Virtual volunteering widens opportunity

Julia Vail

Ana Fortin, a volunteer coordinator for Oakland, Calif.-based nonprofit Juma Ventures, needed a volunteer designer to help create new graphics for her organization.

Using the VolunteerMatch website, she located Stephen Mortimer, a professional graphic designer in London.

Though more than 5,000 miles away, Mortimer was able to provide a new logo, letterhead and business cards, says Greg Baldwin, president of VolunteerMatch.

“They’ve never met face to face,” he says, “but they’re now great partners.”

Volunteering online, or “virtual volunteering,” has seen a great deal of growth since it started to gain popularity about 10 years ago, says Robert Rosenthal, director of communications for VolunteerMatch.

“We see around 260 to 290 virtual-volunteering opportunities posted every month,” he says. “Looking back about two years, some of those numbers were around 170 or 180.”

VolunteerMatch, the biggest Web-based volunteer-recruiting service in the U.S., has about 1.9 million registered members. currently offers 2,442 virtual-volunteering opportunities, accounting for 4.6 percent of all volunteering opportunities listed on the website.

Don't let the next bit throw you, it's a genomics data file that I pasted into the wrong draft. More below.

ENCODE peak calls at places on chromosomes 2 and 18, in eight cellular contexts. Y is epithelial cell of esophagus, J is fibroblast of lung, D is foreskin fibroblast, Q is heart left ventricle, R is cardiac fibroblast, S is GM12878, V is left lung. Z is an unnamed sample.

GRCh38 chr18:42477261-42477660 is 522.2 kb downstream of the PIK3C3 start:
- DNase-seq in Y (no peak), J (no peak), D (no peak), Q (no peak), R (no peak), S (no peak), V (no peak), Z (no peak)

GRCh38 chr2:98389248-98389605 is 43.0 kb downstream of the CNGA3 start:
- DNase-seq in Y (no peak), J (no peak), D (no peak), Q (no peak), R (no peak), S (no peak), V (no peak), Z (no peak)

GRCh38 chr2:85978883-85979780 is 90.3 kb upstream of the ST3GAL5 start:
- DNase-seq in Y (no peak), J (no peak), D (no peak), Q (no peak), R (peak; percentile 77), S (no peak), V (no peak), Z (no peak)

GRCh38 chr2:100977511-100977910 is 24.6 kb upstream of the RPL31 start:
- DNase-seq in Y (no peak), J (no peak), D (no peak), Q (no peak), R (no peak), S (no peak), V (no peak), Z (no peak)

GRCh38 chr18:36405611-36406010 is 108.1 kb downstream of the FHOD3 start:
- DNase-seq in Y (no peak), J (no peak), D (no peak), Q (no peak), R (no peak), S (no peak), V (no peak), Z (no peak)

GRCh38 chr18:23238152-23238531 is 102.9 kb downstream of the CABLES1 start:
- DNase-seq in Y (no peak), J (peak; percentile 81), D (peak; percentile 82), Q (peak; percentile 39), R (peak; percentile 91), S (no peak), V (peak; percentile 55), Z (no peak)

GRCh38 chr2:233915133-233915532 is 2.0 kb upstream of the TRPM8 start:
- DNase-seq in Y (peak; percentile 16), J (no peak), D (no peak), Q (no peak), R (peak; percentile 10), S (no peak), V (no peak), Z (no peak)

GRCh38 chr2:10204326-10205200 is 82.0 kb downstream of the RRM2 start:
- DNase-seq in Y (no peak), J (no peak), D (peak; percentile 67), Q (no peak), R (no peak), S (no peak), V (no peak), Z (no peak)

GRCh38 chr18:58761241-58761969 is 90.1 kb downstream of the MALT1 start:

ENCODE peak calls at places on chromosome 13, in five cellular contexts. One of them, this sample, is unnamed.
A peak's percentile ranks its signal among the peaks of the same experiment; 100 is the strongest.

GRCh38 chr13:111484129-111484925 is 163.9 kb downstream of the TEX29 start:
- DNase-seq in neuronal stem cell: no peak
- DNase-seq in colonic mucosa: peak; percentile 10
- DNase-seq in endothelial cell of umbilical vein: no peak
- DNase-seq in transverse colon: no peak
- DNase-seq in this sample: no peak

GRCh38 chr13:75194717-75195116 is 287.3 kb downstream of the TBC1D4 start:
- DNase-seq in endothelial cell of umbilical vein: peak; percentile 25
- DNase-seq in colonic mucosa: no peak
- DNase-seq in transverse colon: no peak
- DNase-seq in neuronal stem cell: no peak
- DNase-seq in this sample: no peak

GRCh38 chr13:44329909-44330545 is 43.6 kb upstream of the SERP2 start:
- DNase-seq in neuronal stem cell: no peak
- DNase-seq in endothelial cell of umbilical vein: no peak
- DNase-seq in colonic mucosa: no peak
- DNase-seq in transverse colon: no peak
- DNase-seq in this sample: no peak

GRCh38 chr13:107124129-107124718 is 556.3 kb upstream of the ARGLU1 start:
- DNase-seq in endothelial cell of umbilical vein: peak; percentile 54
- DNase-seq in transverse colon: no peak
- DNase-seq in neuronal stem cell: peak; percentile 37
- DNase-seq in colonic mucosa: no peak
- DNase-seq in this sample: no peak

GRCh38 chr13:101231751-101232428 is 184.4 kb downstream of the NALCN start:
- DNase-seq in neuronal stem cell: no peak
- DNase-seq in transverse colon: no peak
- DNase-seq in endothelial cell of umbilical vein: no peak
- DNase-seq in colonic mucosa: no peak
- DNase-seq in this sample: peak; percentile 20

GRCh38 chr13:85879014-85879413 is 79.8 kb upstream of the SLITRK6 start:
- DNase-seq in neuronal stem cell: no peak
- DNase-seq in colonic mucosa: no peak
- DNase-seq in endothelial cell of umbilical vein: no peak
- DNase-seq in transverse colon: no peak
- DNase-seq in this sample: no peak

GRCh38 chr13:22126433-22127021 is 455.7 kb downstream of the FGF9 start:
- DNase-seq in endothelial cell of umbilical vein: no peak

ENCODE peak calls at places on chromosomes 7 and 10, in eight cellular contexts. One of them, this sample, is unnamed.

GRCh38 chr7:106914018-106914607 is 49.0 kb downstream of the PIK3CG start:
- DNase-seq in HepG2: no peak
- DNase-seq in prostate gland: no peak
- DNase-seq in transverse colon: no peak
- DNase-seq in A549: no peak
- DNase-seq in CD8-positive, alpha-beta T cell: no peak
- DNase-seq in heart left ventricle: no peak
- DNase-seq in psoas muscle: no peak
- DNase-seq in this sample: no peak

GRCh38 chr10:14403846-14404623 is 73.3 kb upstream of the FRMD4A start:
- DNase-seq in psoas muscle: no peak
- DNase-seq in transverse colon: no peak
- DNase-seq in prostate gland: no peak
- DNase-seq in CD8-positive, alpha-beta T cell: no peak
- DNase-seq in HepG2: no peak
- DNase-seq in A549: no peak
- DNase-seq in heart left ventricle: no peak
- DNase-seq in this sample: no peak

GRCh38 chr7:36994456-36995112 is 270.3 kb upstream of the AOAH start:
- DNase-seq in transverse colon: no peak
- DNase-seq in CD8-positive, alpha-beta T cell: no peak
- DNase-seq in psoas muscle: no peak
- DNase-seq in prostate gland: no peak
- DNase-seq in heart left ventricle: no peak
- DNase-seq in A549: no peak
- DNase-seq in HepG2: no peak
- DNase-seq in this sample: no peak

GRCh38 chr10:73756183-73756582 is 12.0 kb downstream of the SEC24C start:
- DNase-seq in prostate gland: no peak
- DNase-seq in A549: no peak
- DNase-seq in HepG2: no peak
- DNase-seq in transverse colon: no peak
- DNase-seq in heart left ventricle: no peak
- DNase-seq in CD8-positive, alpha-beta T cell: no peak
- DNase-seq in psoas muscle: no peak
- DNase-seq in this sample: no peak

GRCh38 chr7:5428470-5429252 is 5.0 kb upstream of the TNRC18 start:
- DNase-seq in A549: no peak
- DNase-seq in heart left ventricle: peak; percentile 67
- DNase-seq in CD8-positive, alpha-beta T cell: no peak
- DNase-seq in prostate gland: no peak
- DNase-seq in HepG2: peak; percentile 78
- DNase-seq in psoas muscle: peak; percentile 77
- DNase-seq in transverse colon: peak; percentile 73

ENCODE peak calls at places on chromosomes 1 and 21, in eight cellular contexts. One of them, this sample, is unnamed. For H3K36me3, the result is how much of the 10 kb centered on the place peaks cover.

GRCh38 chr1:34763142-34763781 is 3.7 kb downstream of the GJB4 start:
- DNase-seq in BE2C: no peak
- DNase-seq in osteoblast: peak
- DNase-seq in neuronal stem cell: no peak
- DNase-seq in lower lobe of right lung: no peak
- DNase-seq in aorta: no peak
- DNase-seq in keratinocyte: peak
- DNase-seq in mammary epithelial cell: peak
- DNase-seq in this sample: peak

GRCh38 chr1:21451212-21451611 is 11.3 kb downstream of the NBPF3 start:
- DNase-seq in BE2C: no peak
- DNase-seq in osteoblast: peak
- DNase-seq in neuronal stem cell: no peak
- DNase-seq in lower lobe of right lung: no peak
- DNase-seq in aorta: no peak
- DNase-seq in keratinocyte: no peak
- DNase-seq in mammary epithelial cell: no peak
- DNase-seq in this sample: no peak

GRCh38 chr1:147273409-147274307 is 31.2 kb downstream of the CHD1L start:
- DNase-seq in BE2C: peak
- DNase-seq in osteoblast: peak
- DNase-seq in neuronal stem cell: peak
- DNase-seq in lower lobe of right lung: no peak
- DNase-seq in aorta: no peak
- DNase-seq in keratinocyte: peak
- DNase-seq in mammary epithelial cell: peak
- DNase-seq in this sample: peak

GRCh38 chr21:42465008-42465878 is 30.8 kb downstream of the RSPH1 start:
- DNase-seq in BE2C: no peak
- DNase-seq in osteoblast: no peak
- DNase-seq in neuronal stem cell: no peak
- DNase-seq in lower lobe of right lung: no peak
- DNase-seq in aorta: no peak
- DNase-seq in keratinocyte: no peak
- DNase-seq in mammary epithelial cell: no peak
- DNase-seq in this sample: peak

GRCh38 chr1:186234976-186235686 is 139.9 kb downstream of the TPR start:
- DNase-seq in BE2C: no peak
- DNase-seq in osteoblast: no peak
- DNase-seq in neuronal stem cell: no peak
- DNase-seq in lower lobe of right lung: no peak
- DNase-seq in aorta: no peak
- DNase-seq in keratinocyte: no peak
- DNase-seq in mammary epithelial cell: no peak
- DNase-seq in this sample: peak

The number of virtual-volunteering opportunities on the website more than doubled from October 2003 to last month.

Online volunteering in a down economy

Especially as the economic downturn prompts volunteers to save gas money, and even supplement their incomes with part-time jobs, virtual volunteering provides the option of continuing to give back.

“It reduces not only transportation cost, but also time lost in travel,” says Robert Grimm, director of research and policy development at the Corporation for National and Community Service.